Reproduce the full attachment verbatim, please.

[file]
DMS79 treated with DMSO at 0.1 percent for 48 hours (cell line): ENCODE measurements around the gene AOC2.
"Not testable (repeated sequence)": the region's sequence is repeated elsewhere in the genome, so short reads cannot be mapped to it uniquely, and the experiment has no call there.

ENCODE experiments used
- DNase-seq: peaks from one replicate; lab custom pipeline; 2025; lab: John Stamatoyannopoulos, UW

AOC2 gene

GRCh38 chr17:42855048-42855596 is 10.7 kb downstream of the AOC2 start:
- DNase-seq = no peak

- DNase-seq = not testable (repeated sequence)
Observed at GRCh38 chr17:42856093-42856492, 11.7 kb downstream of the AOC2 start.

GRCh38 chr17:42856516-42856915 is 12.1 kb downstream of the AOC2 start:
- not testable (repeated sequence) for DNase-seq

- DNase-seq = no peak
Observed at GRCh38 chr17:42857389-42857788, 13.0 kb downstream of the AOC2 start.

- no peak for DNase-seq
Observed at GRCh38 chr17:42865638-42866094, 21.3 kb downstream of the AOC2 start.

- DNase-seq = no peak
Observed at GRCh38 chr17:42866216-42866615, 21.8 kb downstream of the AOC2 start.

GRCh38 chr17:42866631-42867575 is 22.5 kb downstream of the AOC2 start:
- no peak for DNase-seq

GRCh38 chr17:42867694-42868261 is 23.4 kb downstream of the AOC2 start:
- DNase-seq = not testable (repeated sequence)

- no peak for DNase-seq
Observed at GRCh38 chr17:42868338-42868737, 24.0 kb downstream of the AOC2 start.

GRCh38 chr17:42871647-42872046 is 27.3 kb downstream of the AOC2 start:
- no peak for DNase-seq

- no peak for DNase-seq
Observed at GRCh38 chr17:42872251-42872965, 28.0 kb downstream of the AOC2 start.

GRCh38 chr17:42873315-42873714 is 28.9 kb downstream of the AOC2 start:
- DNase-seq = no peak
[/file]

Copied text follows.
DMS79 treated with DMSO at 0.1 percent for 48 hours (cell line): ENCODE measurements around the gene AOC2.
"Not testable (repeated sequence)": the region's sequence is repeated elsewhere in the genome, so short reads cannot be mapped to it uniquely, and the experiment has no call there.

ENCODE experiments used
- DNase-seq: peaks from one replicate; lab custom pipeline; 2025; lab: John Stamatoyannopoulos, UW

AOC2 gene

GRCh38 chr17:42855048-42855596 is 10.7 kb downstream of the AOC2 start:
- DNase-seq = no peak

- DNase-seq = not testable (repeated sequence)
Observed at GRCh38 chr17:42856093-42856492, 11.7 kb downstream of the AOC2 start.

GRCh38 chr17:42856516-42856915 is 12.1 kb downstream of the AOC2 start:
- not testable (repeated sequence) for DNase-seq

- DNase-seq = no peak
Observed at GRCh38 chr17:42857389-42857788, 13.0 kb downstream of the AOC2 start.

- no peak for DNase-seq
Observed at GRCh38 chr17:42865638-42866094, 21.3 kb downstream of the AOC2 start.

- DNase-seq = no peak
Observed at GRCh38 chr17:42866216-42866615, 21.8 kb downstream of the AOC2 start.

GRCh38 chr17:42866631-42867575 is 22.5 kb downstream of the AOC2 start:
- no peak for DNase-seq

GRCh38 chr17:42867694-42868261 is 23.4 kb downstream of the AOC2 start:
- DNase-seq = not testable (repeated sequence)

- no peak for DNase-seq
Observed at GRCh38 chr17:42868338-42868737, 24.0 kb downstream of the AOC2 start.

GRCh38 chr17:42871647-42872046 is 27.3 kb downstream of the AOC2 start:
- no peak for DNase-seq

- no peak for DNase-seq
Observed at GRCh38 chr17:42872251-42872965, 28.0 kb downstream of the AOC2 start.

GRCh38 chr17:42873315-42873714 is 28.9 kb downstream of the AOC2 start:
- DNase-seq = no peak